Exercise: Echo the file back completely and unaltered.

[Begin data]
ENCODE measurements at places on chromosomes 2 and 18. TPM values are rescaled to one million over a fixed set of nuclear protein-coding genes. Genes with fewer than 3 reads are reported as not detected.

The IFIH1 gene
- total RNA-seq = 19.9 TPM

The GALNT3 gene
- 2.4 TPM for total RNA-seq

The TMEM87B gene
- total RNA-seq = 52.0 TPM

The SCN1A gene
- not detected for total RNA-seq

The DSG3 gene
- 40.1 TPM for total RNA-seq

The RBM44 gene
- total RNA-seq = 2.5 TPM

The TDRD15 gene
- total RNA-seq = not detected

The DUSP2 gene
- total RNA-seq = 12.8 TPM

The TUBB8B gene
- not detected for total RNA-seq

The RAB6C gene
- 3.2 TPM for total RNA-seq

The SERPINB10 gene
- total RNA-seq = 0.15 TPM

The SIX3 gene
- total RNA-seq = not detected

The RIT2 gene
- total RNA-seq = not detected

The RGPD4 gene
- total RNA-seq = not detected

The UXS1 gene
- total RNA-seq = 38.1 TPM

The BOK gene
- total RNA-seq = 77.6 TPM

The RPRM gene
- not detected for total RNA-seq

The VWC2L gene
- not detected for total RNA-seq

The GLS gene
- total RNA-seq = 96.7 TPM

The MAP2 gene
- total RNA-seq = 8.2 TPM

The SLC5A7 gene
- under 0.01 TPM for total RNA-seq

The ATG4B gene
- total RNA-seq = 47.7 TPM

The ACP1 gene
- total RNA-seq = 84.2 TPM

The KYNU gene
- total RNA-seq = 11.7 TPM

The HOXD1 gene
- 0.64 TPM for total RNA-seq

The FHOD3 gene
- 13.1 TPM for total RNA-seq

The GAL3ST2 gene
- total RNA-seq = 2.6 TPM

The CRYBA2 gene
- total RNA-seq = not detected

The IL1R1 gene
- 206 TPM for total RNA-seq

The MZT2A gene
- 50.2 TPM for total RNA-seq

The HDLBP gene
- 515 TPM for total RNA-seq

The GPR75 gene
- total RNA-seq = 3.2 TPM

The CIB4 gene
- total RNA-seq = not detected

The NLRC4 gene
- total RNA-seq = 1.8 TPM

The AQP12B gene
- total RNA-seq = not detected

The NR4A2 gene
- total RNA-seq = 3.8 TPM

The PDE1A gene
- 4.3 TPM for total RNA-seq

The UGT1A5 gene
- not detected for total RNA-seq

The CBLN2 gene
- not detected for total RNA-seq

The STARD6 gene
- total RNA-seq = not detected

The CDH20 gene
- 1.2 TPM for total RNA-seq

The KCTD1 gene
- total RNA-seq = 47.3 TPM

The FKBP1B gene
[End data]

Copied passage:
ENCODE measurements at places on chromosomes 2 and 18. TPM values are rescaled to one million over a fixed set of nuclear protein-coding genes. Genes with fewer than 3 reads are reported as not detected.

The IFIH1 gene
- total RNA-seq = 19.9 TPM

The GALNT3 gene
- 2.4 TPM for total RNA-seq

The TMEM87B gene
- total RNA-seq = 52.0 TPM

The SCN1A gene
- not detected for total RNA-seq

The DSG3 gene
- 40.1 TPM for total RNA-seq

The RBM44 gene
- total RNA-seq = 2.5 TPM

The TDRD15 gene
- total RNA-seq = not detected

The DUSP2 gene
- total RNA-seq = 12.8 TPM

The TUBB8B gene
- not detected for total RNA-seq

The RAB6C gene
- 3.2 TPM for total RNA-seq

The SERPINB10 gene
- total RNA-seq = 0.15 TPM

The SIX3 gene
- total RNA-seq = not detected

The RIT2 gene
- total RNA-seq = not detected

The RGPD4 gene
- total RNA-seq = not detected

The UXS1 gene
- total RNA-seq = 38.1 TPM

The BOK gene
- total RNA-seq = 77.6 TPM

The RPRM gene
- not detected for total RNA-seq

The VWC2L gene
- not detected for total RNA-seq

The GLS gene
- total RNA-seq = 96.7 TPM

The MAP2 gene
- total RNA-seq = 8.2 TPM

The SLC5A7 gene
- under 0.01 TPM for total RNA-seq

The ATG4B gene
- total RNA-seq = 47.7 TPM

The ACP1 gene
- total RNA-seq = 84.2 TPM

The KYNU gene
- total RNA-seq = 11.7 TPM

The HOXD1 gene
- 0.64 TPM for total RNA-seq

The FHOD3 gene
- 13.1 TPM for total RNA-seq

The GAL3ST2 gene
- total RNA-seq = 2.6 TPM

The CRYBA2 gene
- total RNA-seq = not detected

The IL1R1 gene
- 206 TPM for total RNA-seq

The MZT2A gene
- 50.2 TPM for total RNA-seq

The HDLBP gene
- 515 TPM for total RNA-seq

The GPR75 gene
- total RNA-seq = 3.2 TPM

The CIB4 gene
- total RNA-seq = not detected

The NLRC4 gene
- total RNA-seq = 1.8 TPM

The AQP12B gene
- total RNA-seq = not detected

The NR4A2 gene
- total RNA-seq = 3.8 TPM

The PDE1A gene
- 4.3 TPM for total RNA-seq

The UGT1A5 gene
- not detected for total RNA-seq

The CBLN2 gene
- not detected for total RNA-seq

The STARD6 gene
- total RNA-seq = not detected

The CDH20 gene
- 1.2 TPM for total RNA-seq

The KCTD1 gene
- total RNA-seq = 47.3 TPM

The FKBP1B gene